Attention deficit hyperactivity disorder (ADHD) is a very common condition which affects approximately 3-5% of the population based on current estimates. Inattention and distractibility are two features of this condition which may occur with or without hyperactivity.
For those who suffer from this common condition, it causes significant social or academic impairment. Further estimates suggest that it is far more common in boys than in girls. Typical ratios suggest that it is actually 3-5 times more common in boys.
Proper diagnosis and treatment are tremendously important for those who have this condition. Those diagnosed with ADHD are at risk for substance abuse disorders later on in life. There is a strong familial component to ADHD as well.
One interesting story of the importance of proper treatment for this condition involved a classmate of mine during medical school. After high school, he went on to work as a delivery man for a number of years. Later on, he was diagnosed with ADHD as an adult and received appropriate treatment which enabled him to enroll in a university. Today, he’s working as a successful radiologist.
Natural Treatment Options?
In the vast majority of cases, adequate treatment of ADHD involves medication with stimulants such as methylphenidate (Ritalin) or dextroamphetamine (Dexedrine) being among the most commonly prescribed. Newer regimes based on these molecules, but longer duration of action are now more commonly prescribed. In Canada, even extended-release methylphenidate preparations such as Concerta® require a triplicate prescription which is why the extended release amphetamine derivatives tend to be more commonly prescribed (such as Vyvanse®)
However, a recent study published in the journal, Lipids in Health and Disease, suggest that there may be some effective natural treatment options (Huss et al , 2010)
Specifically, this study involved supplementation with omega-3 and omega-6 fatty acids (Polyunsaturated fatty acids) along with magnesium and zinc. Polyunsaturated fatty acids (PUFAs) are often touted as ‘brain food’ since they comprise neuronal cell membranes and may play a role in signal transmission between nerve cells.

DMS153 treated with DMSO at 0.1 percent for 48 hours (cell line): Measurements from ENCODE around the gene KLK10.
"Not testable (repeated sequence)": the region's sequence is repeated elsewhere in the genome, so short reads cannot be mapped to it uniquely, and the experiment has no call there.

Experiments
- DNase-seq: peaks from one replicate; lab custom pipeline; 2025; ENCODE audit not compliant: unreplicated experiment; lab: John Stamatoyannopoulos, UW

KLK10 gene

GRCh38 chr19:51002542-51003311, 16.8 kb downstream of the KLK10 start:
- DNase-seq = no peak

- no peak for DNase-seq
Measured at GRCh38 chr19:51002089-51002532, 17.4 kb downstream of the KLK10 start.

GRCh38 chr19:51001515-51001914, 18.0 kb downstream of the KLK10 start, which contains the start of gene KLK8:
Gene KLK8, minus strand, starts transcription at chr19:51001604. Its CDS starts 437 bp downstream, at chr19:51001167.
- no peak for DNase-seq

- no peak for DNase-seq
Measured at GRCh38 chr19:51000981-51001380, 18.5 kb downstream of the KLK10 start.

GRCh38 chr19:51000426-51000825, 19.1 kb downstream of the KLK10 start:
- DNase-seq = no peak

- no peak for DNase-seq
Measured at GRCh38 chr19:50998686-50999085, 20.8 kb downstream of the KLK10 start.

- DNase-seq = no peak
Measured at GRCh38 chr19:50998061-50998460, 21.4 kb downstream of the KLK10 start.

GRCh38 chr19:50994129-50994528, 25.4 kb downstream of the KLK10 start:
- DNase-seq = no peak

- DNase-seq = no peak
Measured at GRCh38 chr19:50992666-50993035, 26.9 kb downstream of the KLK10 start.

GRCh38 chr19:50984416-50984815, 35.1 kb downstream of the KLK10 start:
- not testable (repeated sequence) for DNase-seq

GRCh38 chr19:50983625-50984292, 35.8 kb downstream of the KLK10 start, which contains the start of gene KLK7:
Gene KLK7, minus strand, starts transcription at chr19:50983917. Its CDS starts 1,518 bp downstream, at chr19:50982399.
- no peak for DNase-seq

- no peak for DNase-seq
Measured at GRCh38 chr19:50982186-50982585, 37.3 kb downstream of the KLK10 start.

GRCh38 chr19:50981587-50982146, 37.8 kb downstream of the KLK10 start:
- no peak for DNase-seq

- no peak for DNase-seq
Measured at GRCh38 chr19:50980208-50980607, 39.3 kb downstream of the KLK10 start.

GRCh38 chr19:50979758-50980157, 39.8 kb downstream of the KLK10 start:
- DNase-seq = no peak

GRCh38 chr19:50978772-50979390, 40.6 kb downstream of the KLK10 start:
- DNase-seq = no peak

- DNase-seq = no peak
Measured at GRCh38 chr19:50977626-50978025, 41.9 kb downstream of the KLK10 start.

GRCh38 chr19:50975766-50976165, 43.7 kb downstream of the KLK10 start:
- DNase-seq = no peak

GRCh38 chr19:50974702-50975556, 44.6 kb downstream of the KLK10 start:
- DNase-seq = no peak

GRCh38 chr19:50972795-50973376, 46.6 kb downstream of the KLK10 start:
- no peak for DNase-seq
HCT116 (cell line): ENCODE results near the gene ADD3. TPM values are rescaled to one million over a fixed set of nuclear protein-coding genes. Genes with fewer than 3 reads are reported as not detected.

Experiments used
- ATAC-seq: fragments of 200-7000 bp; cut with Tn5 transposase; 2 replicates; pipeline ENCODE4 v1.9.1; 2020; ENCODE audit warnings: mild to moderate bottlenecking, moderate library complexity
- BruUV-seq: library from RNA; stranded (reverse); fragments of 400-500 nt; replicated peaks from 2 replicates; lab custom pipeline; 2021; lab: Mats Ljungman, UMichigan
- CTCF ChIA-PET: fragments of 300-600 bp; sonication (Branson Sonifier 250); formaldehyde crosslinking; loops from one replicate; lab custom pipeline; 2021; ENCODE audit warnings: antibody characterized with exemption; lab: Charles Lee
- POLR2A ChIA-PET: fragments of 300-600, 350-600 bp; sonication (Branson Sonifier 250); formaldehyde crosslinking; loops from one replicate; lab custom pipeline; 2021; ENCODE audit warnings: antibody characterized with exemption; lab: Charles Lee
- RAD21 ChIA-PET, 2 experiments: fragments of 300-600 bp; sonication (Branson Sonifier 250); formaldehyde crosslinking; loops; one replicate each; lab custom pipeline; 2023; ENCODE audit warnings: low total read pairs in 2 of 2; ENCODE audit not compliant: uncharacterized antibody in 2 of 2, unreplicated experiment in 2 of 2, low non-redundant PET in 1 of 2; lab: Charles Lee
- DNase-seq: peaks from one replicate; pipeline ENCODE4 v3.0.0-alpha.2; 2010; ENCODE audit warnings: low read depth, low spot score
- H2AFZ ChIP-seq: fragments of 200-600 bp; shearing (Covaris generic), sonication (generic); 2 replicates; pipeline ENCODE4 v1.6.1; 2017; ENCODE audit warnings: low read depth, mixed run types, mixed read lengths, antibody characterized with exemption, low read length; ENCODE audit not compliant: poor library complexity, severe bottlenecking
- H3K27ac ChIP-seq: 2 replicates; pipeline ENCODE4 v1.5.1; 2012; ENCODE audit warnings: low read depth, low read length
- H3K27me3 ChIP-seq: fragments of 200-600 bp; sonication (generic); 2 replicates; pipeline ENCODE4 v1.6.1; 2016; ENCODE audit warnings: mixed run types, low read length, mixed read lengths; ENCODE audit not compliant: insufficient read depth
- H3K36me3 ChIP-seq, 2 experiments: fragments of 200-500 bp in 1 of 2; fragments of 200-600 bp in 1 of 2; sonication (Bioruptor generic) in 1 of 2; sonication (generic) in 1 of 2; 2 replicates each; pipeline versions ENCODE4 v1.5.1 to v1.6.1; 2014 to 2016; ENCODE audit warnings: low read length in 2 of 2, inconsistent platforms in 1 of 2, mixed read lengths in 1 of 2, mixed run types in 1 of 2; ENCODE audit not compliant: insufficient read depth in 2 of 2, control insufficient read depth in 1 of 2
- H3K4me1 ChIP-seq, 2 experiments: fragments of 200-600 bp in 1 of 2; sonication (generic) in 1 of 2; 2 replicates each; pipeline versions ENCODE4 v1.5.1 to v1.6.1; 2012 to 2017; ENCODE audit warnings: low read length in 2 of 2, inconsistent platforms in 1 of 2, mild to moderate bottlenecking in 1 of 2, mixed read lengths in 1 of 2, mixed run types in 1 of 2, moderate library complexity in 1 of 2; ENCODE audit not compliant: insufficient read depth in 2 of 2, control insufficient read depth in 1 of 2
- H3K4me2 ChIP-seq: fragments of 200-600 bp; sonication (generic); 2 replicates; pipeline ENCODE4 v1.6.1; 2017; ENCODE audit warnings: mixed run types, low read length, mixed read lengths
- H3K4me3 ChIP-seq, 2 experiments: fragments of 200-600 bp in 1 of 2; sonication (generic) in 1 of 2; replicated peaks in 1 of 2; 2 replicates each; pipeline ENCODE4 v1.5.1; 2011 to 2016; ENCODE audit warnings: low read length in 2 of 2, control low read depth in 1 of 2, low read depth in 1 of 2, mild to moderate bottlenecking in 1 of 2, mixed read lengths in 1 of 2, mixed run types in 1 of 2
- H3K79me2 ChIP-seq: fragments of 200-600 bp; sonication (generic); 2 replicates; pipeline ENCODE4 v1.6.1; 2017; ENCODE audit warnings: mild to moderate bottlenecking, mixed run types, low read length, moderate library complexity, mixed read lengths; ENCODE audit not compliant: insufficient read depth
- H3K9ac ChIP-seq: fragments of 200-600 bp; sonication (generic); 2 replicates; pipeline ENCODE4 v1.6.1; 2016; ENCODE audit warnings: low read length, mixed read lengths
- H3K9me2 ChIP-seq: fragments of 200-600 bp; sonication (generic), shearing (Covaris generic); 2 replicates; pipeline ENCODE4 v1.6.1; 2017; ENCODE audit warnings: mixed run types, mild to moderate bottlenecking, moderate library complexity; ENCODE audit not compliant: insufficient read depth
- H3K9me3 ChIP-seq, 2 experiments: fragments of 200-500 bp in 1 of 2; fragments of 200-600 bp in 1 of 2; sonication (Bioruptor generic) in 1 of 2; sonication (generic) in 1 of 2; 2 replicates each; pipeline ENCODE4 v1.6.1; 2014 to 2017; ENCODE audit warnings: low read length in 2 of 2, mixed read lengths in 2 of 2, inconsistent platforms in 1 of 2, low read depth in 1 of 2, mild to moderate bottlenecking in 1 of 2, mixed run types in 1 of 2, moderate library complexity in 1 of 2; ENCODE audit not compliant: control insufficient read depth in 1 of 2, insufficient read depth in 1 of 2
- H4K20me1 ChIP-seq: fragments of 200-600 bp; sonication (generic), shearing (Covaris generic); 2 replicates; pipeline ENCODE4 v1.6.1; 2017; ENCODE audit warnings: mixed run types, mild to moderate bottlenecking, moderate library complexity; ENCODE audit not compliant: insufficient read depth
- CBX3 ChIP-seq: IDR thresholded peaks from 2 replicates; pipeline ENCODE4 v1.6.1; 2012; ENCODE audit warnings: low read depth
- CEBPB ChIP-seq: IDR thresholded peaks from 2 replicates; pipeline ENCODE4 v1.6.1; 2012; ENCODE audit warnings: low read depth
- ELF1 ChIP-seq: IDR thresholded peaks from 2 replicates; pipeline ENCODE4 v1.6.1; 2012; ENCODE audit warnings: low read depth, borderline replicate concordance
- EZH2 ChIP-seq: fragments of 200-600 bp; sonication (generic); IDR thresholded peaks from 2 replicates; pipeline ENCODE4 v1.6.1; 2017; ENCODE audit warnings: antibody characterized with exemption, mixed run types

Though the mechanism of Zinc Sulfate in ADHD is not yet understood, a recent study found that a dosage of 55 mg/d of zinc sulfate was effective in treating symptoms of ADHD in children (Dodig-Curković et al, 2009). The study authors noted that many children with ADHD are also deficient in the mineral, zinc.
For this particular study which also involved PUFAs, they used an open-label, observational based design, which does not provide as robust of evidence as a randomized double-blind placebo-controlled trial.
However, they did monitor a total of 810 children between the ages of 5-12 for a period of at least 3 months. They used a food supplement called ESPRICO(R) which contained the previously listed ingredients as follows:
“After 12 weeks of consumption of a combination of omega-3 and omega-6 fatty acids as well as magnesium and zinc most subjects showed a considerable reduction in symptoms of attention deficit and hyperactivity/impulsivity assessed by SNAP-IV.”
Study author conclusions:
“Our results suggest a beneficial effect of a combination of omega-3 and omega-6 fatty acids as well as magnesium and zinc consumption on attentional, behavioural, and emotional problems of children and adolescents. Thus, considering the behavioural benefit in combination with the low risk due to a good safety profile, the dietary supplementation with PUFA in combination with zinc and magnesium can be recommended.”
The study authors did not observe any significant side effects related to the treatment group who consumed the Esprico(R) supplement. As previously noted, the study results are limited in the context of lack of blinding or randomization. Further, with the combined therapy, it’s also impossible to determine which component(s) were efficacious especially since zinc sulfate alone has shown positive effects on symptoms of ADHD.
Future studies are needed to confirm these results and determine the relative importance of omega-3 / omega-6 fatty acids in the treatment of ADHD. Previous studies have shown some promising results as well.
This Research in Perspective?
Of note, in contrast to the conclusions made in the previous study, a newer Cochrane Review concluded that there’s little evidence that polyunsaturated fatty acids (PUFA) provide any benefit in treating the symptoms of ADHD in children and adolescents (Cochrane Review).
In another recent update, researchers in New York cite the importance of screening for iron deficiency in children with ADHD (source). One particular concern that they mention is that iron deficiency could be one cause of poor response to psychostimulants.
- Huss M, Volp A, Stauss-Grabo M. Supplementation of polyunsaturated fatty acids, magnesium and zinc in children seeking medical advice for attention-deficit/hyperactivity problems – an observational cohort study. Lipids Health Dis. 2010 Sep 24;9(1):105.
- Dodig-Curković K, Dovhanj J, Curković M, Dodig-Radić J, Degmecić D. [The role of zinc in the treatment of hyperactivity disorder in children] Acta Med Croatica. 2009 Oct;63(4):307-13.